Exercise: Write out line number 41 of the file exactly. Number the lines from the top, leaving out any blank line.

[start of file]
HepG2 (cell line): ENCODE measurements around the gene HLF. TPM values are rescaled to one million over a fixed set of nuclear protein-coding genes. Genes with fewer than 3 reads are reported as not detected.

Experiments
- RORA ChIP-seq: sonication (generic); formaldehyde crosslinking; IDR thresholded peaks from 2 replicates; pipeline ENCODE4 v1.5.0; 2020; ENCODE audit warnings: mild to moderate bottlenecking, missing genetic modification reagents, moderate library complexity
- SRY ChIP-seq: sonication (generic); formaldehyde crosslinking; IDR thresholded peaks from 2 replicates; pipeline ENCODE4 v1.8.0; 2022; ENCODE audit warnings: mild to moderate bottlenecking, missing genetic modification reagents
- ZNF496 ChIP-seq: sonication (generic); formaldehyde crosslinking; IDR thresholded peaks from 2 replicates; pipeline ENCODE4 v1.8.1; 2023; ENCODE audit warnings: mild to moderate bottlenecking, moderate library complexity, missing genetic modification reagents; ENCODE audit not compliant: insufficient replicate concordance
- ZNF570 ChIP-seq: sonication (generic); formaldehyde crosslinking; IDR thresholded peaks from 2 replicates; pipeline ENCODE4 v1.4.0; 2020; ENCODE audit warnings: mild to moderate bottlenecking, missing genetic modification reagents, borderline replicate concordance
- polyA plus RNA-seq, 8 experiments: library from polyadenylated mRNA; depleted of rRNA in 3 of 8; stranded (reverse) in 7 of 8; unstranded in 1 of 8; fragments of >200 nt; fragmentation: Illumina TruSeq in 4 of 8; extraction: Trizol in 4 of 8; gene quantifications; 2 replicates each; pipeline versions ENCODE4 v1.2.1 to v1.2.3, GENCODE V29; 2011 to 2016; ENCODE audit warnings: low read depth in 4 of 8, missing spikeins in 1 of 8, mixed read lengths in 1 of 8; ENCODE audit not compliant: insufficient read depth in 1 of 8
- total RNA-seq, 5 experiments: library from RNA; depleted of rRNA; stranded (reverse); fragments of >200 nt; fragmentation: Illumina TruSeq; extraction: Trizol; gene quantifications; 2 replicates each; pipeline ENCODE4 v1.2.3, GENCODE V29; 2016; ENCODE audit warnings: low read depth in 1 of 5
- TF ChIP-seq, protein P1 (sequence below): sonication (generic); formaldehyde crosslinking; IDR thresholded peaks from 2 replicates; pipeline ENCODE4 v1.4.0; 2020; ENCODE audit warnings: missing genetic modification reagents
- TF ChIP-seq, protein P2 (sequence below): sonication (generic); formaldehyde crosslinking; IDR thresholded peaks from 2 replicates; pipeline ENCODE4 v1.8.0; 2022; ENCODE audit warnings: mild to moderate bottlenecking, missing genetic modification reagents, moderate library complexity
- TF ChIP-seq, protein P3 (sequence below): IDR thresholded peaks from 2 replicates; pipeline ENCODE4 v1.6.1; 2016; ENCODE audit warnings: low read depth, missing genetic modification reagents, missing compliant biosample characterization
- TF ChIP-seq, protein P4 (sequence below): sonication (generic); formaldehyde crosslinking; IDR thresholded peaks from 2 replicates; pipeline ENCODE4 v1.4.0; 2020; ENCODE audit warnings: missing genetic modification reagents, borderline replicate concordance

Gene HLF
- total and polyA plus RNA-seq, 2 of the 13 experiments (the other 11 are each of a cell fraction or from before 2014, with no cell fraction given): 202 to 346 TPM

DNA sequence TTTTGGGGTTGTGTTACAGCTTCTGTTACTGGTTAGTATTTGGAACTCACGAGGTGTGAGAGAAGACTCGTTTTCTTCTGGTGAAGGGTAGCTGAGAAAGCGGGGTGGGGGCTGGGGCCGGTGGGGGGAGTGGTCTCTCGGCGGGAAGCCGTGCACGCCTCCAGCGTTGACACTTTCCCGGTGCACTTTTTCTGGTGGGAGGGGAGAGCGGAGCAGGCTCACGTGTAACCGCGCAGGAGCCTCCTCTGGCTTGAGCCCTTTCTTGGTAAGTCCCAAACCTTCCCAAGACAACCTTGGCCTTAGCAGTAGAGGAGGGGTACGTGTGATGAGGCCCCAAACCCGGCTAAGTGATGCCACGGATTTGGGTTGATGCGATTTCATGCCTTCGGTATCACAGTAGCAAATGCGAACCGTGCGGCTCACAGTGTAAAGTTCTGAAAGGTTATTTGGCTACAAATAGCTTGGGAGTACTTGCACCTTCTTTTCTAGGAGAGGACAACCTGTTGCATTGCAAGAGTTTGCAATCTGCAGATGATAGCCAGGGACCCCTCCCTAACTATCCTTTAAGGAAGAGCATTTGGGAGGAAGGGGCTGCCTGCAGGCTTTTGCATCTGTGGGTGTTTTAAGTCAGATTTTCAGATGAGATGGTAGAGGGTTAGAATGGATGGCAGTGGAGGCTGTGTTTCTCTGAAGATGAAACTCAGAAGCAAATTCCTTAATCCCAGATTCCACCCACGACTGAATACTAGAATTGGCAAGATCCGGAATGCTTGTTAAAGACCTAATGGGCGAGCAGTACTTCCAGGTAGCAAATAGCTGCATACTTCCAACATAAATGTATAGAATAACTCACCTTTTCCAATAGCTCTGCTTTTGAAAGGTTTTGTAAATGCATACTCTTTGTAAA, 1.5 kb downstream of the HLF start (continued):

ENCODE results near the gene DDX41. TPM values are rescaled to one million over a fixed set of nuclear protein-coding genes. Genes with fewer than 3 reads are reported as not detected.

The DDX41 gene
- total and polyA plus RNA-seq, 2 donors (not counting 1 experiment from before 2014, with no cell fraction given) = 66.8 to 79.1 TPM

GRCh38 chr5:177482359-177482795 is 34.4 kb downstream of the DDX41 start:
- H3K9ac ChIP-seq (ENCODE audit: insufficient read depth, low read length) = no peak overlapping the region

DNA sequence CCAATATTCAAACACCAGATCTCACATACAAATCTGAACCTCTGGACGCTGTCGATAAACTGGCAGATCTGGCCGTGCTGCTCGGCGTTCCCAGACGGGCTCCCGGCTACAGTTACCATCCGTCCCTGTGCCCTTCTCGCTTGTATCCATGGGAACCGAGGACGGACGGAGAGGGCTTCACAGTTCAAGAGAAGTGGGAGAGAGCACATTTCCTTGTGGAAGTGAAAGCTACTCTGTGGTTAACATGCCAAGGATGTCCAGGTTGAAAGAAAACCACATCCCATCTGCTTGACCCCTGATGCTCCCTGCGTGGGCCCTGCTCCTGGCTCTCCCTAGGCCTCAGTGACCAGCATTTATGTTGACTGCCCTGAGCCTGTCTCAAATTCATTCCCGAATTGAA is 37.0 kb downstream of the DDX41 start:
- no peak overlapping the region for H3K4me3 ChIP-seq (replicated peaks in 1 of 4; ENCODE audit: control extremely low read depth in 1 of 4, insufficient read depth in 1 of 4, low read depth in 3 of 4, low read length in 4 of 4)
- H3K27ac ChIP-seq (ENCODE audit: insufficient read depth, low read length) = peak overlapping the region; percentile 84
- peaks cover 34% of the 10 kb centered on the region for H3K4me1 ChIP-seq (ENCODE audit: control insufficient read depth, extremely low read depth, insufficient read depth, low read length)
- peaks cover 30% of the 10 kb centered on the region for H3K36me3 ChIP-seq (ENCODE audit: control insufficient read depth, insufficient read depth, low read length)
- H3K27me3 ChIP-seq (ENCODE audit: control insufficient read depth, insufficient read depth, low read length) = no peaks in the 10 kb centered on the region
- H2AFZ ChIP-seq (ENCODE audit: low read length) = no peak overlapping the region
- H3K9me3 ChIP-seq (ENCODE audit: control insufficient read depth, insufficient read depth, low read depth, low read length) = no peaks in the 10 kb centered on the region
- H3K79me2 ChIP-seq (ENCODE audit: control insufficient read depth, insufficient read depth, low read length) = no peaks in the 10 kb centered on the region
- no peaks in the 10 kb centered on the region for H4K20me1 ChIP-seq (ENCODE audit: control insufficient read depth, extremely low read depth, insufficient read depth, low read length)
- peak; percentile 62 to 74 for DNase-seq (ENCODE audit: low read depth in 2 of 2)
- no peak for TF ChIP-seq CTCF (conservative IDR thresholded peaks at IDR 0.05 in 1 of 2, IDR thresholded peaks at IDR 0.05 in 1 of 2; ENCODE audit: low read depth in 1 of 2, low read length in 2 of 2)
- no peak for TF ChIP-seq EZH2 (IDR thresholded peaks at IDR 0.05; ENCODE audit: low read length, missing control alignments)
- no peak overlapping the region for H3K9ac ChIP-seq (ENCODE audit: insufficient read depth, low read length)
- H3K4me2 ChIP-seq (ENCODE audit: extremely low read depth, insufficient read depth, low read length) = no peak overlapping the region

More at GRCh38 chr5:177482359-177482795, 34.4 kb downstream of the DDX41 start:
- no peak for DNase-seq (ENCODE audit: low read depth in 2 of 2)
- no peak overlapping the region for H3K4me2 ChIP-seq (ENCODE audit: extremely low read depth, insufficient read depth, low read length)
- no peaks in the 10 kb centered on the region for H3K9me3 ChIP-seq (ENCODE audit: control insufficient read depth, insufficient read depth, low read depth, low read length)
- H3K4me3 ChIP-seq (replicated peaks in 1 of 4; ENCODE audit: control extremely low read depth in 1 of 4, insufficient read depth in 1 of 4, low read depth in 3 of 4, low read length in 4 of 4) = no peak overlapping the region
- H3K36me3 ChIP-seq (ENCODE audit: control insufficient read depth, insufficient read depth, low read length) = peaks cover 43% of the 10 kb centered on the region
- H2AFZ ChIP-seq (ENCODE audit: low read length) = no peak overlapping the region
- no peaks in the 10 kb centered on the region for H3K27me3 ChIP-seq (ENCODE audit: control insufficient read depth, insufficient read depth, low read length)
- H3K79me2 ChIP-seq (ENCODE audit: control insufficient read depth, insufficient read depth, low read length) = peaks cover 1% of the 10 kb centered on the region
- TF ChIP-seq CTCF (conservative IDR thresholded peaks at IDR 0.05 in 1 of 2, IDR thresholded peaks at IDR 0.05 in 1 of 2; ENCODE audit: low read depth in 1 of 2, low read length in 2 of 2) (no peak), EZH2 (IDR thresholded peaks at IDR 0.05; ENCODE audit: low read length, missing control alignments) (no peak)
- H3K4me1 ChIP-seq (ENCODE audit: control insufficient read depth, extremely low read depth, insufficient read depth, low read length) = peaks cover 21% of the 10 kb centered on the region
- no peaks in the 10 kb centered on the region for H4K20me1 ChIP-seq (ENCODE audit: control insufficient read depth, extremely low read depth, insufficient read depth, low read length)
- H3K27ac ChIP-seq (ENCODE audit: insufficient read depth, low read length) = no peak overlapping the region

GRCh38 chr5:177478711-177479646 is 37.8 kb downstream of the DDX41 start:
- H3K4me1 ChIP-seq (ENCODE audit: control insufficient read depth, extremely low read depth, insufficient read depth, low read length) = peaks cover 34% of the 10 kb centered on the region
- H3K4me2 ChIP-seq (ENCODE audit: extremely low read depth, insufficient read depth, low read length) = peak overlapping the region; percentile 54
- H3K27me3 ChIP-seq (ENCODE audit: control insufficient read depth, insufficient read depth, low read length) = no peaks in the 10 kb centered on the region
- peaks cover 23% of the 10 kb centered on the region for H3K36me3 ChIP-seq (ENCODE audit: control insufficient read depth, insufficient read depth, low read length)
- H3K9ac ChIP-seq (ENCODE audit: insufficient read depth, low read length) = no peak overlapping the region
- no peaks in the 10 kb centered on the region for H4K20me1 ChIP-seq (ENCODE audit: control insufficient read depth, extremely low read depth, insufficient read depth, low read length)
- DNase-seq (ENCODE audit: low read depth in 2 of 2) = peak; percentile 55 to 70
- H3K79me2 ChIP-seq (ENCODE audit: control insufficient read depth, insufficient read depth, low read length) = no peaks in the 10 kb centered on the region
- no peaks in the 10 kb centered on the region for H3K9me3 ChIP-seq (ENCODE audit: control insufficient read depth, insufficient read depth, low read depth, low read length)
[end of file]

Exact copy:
- H3K36me3 ChIP-seq (ENCODE audit: control insufficient read depth, insufficient read depth, low read length) = peaks cover 43% of the 10 kb centered on the region